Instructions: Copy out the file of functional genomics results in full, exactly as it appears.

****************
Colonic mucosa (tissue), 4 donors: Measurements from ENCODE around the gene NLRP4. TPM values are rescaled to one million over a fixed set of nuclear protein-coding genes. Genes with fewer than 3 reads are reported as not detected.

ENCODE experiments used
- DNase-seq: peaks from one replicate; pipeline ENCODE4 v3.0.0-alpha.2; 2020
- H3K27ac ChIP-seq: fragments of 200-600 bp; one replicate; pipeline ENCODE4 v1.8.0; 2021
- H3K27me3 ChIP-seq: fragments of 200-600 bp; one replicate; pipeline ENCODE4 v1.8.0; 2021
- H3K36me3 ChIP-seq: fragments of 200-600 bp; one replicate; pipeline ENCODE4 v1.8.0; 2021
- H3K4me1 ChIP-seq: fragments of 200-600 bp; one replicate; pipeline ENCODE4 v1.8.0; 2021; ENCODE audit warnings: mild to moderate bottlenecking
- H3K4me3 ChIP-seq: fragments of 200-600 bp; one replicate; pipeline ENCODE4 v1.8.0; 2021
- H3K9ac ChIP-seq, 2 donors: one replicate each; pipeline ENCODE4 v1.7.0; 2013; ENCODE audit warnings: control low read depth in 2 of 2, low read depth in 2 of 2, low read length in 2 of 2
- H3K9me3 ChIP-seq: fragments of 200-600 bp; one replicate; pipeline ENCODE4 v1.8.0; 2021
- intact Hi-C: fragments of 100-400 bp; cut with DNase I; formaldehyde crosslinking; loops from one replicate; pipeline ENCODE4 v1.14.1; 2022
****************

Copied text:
Colonic mucosa (tissue), 4 donors: Measurements from ENCODE around the gene NLRP4. TPM values are rescaled to one million over a fixed set of nuclear protein-coding genes. Genes with fewer than 3 reads are reported as not detected.

ENCODE experiments used
- DNase-seq: peaks from one replicate; pipeline ENCODE4 v3.0.0-alpha.2; 2020
- H3K27ac ChIP-seq: fragments of 200-600 bp; one replicate; pipeline ENCODE4 v1.8.0; 2021
- H3K27me3 ChIP-seq: fragments of 200-600 bp; one replicate; pipeline ENCODE4 v1.8.0; 2021
- H3K36me3 ChIP-seq: fragments of 200-600 bp; one replicate; pipeline ENCODE4 v1.8.0; 2021
- H3K4me1 ChIP-seq: fragments of 200-600 bp; one replicate; pipeline ENCODE4 v1.8.0; 2021; ENCODE audit warnings: mild to moderate bottlenecking
- H3K4me3 ChIP-seq: fragments of 200-600 bp; one replicate; pipeline ENCODE4 v1.8.0; 2021
- H3K9ac ChIP-seq, 2 donors: one replicate each; pipeline ENCODE4 v1.7.0; 2013; ENCODE audit warnings: control low read depth in 2 of 2, low read depth in 2 of 2, low read length in 2 of 2
- H3K9me3 ChIP-seq: fragments of 200-600 bp; one replicate; pipeline ENCODE4 v1.8.0; 2021
- intact Hi-C: fragments of 100-400 bp; cut with DNase I; formaldehyde crosslinking; loops from one replicate; pipeline ENCODE4 v1.14.1; 2022